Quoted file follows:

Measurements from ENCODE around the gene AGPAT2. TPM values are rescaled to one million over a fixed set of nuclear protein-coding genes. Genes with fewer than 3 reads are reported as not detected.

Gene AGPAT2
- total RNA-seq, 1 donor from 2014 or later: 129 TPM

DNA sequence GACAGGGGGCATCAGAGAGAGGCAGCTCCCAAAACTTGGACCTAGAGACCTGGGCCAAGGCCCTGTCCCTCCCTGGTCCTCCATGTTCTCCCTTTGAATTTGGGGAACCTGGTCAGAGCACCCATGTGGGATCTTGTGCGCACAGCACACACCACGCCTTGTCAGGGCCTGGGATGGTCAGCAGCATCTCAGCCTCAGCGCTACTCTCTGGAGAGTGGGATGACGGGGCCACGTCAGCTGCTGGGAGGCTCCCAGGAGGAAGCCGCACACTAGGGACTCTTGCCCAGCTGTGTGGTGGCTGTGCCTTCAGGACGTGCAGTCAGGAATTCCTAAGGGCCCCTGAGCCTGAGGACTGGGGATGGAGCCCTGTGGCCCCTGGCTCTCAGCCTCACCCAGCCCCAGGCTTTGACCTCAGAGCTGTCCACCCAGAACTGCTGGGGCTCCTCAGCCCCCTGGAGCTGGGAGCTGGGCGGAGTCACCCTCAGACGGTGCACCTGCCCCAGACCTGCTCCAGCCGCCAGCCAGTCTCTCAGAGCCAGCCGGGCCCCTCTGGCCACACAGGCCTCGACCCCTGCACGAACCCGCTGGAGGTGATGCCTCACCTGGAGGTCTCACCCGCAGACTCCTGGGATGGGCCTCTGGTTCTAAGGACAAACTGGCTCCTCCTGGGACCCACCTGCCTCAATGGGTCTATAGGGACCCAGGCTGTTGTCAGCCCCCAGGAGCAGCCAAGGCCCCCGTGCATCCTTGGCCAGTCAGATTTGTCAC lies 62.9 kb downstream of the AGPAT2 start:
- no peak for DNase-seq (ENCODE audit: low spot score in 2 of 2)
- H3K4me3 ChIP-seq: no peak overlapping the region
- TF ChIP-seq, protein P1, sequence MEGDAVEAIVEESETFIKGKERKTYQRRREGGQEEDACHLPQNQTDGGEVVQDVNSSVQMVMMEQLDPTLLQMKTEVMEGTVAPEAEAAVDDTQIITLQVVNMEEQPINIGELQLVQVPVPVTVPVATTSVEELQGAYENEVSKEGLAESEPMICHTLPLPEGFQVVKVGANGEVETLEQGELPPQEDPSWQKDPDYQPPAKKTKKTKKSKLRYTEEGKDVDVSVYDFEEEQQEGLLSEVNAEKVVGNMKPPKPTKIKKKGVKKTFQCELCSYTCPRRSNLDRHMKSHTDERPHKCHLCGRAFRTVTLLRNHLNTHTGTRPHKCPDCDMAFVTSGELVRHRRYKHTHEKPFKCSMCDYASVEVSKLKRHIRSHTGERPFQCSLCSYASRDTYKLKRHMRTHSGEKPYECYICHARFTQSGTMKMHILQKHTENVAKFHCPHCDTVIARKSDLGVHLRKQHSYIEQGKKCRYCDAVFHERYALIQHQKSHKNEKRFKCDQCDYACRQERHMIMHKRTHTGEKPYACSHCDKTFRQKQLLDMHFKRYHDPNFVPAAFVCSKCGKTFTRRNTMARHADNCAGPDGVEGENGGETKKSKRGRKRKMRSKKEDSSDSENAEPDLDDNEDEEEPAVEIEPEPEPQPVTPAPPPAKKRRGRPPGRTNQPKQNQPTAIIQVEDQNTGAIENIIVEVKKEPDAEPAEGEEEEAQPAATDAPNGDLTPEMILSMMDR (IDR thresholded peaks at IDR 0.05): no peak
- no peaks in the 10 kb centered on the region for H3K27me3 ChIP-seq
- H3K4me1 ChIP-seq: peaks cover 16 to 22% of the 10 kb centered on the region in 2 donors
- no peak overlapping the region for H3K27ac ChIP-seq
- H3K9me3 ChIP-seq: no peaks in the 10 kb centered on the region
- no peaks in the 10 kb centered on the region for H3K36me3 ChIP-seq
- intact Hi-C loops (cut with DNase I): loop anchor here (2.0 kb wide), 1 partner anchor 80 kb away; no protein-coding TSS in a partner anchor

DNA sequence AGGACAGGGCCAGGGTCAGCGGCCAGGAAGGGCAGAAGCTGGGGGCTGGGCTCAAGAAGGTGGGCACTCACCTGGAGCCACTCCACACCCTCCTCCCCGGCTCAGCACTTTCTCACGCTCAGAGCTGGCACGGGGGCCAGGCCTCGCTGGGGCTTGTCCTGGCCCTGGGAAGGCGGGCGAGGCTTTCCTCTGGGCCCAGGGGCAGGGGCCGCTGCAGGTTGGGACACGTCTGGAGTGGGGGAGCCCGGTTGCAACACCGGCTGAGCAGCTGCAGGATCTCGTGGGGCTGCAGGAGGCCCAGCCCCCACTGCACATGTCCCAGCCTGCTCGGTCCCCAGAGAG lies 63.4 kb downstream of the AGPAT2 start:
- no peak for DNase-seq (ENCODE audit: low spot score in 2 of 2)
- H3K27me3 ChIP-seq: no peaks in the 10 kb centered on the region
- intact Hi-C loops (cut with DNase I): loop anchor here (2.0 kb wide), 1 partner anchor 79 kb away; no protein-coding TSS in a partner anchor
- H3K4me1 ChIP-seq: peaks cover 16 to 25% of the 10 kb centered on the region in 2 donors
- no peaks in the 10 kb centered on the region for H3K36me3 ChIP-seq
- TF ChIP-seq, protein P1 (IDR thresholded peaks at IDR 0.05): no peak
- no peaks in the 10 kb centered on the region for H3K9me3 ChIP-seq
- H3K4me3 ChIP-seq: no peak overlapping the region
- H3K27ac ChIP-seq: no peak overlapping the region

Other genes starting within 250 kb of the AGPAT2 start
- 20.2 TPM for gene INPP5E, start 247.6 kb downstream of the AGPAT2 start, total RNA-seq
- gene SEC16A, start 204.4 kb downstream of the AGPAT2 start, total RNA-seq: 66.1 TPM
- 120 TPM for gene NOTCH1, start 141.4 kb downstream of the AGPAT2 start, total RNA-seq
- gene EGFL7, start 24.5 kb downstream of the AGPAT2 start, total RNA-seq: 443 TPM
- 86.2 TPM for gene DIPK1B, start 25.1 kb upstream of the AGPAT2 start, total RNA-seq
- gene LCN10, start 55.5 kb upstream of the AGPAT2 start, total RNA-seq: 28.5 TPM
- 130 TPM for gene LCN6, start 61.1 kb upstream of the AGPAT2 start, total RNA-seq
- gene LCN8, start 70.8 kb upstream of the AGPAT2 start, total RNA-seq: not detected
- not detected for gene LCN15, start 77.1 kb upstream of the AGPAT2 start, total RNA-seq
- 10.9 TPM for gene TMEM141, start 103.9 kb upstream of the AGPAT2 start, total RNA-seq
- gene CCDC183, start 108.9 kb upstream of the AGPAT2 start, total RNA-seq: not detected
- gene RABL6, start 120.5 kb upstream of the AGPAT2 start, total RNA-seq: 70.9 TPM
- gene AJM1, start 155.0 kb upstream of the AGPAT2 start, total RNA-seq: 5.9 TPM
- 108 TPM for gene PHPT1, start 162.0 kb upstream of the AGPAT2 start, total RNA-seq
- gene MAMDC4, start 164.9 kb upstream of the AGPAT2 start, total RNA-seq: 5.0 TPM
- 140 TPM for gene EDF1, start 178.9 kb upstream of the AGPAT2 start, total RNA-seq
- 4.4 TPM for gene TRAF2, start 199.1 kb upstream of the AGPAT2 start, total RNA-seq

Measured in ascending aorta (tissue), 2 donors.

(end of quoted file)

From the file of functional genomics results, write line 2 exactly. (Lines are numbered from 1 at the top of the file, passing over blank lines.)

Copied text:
Gene AGPAT2